This appears in the May 30, 2011 edition of the Business Mirror.
The game of life
by rick olivares
“Ano magbabago na ba kayo ng buhay?”
The entire van cracked up with laughter as Rudy del Rosario deadpanned his players from the P #262hilippine Homeless World Cup Team with a poker face. The team was entering the Bureau of Corrections in Muntinlupa City. The lads who are headed for Paris in August of this year to compete in the Homeless World Cup were playing a friendly against the Puzakals, a team of football playing inmates from the Medium Security Compound at Bilibid.
As the two teams lined up for the 11-a-side match, at the Sunken Garden of the New Bilibid Prison, the stark contrast between them was not lost on me. On one side, the HWC team is on a second lease of life so to speak. The boys are given the opportunity to be put in a program that will not only enable them to play the game but to represent the Philippines, continue their education, and find work once their playing days are done. On the other side, the Puzakals, who are incarcerated for 20 years and under for a variety of offenses including murder, robbery, kidnapping, drug pushing, and other crimes are put in a rehabilitation program to get back in the real world.
“Pagnatalo namin kayo, kami pupunta ng Paris,” jokes one Puzakal. There’s more laughter.
The composition of the Philippine Homeless World Cup Team is of boys who have runaway from home, are dirt poor as they literally live on the streets, or have been abandoned. In other nations, the definition of “homeless” can vary. It can be that someone sleeping in a friend’s couch is considered homeless.
Because of our Asian size, they aren’t physically imposing. Nevertheless, what they lack in height and strength they make up with their fighting heart. And in last year’s Homeless World Cup in Rio, Brazil, they won eight of 11 matches in the best showing yet.
“The Azkals are ranked 150-something in the world by FIFA,” further deadpans del Rosario. “The HWC team is 25th in the world in street soccer. The Puzakals are number one… in Munti.”
Archie Bueno, a former national team teammate of Del Rosario who once played for the University of Santo Tomas, loosely formed the Puzakals two years ago. The prison management welcomed the football program as a part of their rehabilitation program and they were formally organized a year later. Today the team has 21 players in its roster including a British national who is also serving time in a Philippine jail.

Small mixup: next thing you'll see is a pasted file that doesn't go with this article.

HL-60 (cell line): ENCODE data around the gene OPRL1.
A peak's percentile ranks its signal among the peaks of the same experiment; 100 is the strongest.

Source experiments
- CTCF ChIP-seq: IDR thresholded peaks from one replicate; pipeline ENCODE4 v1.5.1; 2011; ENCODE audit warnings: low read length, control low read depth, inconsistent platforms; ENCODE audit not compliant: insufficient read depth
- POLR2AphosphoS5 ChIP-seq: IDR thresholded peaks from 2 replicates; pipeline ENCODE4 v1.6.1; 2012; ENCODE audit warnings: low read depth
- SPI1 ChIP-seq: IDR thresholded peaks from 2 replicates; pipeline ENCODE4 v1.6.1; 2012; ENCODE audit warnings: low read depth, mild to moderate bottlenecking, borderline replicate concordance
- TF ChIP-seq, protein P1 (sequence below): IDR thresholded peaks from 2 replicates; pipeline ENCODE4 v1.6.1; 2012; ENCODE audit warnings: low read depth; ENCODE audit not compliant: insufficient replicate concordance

When an inmate enters prison, he is instantly hit with a tidal wave of negative emotions. Is this the end of the world? Tapos na ang buhay ko kasi mabubulok ako rito. Wala na akong pagasa.
Bueno, who is in for a variety of drug-related offenses, waxes sentimental in the midst of the football fever sweeping the Sunken Garden pitch. This is the second time he has been cut off from his comfort zone. The first time was when he left Barotac Nuevo, Iloilo to play in Manila. “Wala akong kilala,” he says suddenly growing pensive. “Ayun kung ano ano pinagagawa ko.”
Chris Araneta, one of the Puzakals is in for a variety of crimes. He comes from a good family in Cebu but in the recklessness and utmost foolishness of youth, he got caught up in all sorts of wrongdoings; most of which belie his peaceful appearance. The moment he was locked in he felt his world cave in. “Kapag sinimulan niya ikwento buhay niya,” says a prison official about Araneta. “Iisipin mo, akala ko sa pelikula lang.”
“Ganyan talaga,” sums up Bueno. “Nasa huli ang pagsisi.”
His voice trails off. Life behind prison walls has been hard. He has been cut off from his loved ones and the simple things he used to take for granted such as going out at night with friends or even going to a movie. Even now when the Puzakals are playing football in a pitch with no walls, he is still boxed in. There are armed guards in every corner of the field.
I spoke with one guard. “So far wala pa naman sumubok tumakbo.” His automatic rifle is on safety but his finger is near the trigger.
All the members of the Puzakals have some footballing experience. “Para mas madali turuan,” says Bueno who once played striker but now is his team’s playmaker.
Education. Every one of the members of the Puzakals is in the prison’s education system.
Before they are accepted, the inmates have to go through screening. And then they have to renounce their loyalty to their respective jail gangs.
“The only gang I have here,” pronounces Dr. Resureccion Morales, Chief of the Training and Education Division of New Bilibid Prison, “is the educational system.”
All inmates are free to enroll in an education program very similar to the outside world. There’s basic all the way to secondary and tertiary. And when they graduate, it’s replete with the graduation ceremony down to the toga and diploma. The educational system is an affiliate of the University of Perpetual Help.
For Bueno, there is no more sacrosanct covenent inside jail than school and football. “Two things that I took completely for granted,” he laments in a mixture of English and Filipino. “Now I am graduated from college and I get to play football.”
In the match’s opening minutes, Bueno deftly lays a throughball for a teammate that is consummated with a goal. The speed is gone due to inactivity and the ravages of drugs and time. But the skill, it is still there for all to see. For two hours, he gets to reclaim a piece of his own life.